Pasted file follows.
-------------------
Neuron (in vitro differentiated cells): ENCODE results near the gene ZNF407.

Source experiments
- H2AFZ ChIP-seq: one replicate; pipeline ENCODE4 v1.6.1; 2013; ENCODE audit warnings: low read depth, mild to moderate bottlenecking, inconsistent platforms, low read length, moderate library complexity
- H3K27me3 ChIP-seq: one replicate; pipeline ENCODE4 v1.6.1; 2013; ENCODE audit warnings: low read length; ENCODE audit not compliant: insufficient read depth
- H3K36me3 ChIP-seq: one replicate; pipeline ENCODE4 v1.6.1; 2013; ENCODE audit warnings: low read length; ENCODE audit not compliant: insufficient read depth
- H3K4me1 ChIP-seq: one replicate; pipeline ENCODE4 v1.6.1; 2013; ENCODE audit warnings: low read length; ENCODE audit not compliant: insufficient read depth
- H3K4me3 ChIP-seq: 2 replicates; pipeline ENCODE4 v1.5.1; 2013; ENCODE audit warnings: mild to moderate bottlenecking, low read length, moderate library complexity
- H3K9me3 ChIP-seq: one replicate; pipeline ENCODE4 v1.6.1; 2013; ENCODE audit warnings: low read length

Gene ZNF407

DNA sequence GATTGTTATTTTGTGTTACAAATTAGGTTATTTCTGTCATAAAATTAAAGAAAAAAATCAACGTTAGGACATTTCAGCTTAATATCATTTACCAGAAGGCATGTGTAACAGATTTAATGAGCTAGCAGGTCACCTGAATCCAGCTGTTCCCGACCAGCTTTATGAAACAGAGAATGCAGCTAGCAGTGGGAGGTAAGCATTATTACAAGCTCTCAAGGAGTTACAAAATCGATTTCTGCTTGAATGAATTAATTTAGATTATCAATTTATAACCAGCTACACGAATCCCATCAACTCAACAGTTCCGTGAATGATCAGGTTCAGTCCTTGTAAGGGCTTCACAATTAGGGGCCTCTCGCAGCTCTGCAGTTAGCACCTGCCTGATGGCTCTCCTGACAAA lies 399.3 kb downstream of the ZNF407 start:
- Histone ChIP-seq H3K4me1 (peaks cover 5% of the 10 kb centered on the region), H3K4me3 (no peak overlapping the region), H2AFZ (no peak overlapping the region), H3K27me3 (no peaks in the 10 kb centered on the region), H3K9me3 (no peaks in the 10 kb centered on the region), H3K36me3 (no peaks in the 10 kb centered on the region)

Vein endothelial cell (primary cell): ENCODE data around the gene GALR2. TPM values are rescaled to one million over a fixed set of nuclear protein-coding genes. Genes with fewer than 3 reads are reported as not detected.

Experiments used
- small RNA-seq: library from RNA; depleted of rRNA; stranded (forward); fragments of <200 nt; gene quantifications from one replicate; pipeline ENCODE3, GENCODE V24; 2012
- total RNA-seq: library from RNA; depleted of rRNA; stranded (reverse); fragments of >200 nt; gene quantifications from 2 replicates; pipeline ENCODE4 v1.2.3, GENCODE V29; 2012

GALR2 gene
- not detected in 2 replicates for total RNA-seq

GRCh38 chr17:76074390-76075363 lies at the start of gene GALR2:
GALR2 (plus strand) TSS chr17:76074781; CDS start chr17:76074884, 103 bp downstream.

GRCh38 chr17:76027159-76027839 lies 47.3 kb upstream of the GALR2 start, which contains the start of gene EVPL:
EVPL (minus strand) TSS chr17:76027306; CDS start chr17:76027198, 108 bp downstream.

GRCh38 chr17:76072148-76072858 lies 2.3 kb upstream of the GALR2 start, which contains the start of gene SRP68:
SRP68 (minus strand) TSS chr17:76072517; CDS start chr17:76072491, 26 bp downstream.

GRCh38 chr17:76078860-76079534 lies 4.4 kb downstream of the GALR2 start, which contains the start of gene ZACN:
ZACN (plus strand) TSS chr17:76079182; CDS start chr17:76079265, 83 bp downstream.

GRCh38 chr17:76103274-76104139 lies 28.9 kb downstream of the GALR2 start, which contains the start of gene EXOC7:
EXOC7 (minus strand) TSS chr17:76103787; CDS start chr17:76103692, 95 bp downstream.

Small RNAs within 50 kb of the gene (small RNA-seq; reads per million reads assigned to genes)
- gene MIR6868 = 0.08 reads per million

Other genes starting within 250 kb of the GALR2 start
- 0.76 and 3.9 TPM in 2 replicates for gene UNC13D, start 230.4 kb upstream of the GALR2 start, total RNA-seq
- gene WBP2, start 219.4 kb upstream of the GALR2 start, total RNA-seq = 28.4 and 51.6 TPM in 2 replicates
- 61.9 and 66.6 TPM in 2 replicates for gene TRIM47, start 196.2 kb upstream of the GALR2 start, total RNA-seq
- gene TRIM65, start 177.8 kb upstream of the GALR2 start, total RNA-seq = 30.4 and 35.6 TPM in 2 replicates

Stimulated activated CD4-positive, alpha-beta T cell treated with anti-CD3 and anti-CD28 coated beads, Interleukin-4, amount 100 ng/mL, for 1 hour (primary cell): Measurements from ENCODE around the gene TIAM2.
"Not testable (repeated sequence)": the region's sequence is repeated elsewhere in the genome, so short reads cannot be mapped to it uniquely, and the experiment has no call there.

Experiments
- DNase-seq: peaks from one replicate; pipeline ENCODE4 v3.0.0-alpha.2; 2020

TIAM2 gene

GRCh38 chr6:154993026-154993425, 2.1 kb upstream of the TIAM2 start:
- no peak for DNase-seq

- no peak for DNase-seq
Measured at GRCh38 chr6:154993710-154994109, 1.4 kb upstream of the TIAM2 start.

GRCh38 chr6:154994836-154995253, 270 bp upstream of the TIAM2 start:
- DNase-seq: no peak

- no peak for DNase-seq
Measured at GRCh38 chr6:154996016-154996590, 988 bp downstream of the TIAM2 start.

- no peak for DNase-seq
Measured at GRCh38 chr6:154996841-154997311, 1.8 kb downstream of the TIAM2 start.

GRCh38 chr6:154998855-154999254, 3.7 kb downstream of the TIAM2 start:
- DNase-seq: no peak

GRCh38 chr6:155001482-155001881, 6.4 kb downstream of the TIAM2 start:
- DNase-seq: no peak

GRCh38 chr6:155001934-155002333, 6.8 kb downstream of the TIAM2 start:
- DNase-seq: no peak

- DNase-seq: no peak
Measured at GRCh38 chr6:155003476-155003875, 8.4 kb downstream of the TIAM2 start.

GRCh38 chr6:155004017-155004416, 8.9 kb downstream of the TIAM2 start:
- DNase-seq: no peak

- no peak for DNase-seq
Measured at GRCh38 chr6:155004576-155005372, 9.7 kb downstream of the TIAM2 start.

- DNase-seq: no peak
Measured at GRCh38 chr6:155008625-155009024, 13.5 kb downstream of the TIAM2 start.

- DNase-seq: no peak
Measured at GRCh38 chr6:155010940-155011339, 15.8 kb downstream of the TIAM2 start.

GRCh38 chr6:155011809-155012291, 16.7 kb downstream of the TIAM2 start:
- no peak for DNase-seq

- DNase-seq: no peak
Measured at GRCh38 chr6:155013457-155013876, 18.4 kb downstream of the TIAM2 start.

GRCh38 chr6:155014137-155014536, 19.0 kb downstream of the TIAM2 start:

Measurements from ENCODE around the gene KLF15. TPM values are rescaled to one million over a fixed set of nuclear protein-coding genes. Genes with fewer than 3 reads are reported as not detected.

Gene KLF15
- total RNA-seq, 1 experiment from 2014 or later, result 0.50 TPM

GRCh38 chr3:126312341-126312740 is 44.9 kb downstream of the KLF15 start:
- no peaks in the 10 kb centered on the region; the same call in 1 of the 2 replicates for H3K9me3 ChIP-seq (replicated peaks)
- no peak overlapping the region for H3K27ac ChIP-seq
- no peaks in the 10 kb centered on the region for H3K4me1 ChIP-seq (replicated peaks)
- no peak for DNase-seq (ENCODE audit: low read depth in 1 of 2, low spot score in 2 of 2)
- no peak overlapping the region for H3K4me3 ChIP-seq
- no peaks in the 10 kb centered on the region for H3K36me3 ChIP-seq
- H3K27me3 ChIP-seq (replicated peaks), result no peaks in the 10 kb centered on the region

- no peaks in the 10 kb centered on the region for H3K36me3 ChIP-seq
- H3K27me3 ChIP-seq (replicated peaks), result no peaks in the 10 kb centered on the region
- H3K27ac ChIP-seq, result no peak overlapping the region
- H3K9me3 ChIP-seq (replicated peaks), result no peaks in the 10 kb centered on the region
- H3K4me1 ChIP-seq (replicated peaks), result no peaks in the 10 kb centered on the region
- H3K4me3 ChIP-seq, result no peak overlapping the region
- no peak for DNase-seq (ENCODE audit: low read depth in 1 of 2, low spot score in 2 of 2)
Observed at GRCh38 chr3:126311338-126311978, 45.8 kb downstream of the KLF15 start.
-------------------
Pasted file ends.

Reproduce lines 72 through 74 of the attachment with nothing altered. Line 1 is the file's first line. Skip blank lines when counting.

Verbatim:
Gene KLF15
- total RNA-seq, 1 experiment from 2014 or later, result 0.50 TPM

GRCh38 chr3:126312341-126312740 is 44.9 kb downstream of the KLF15 start: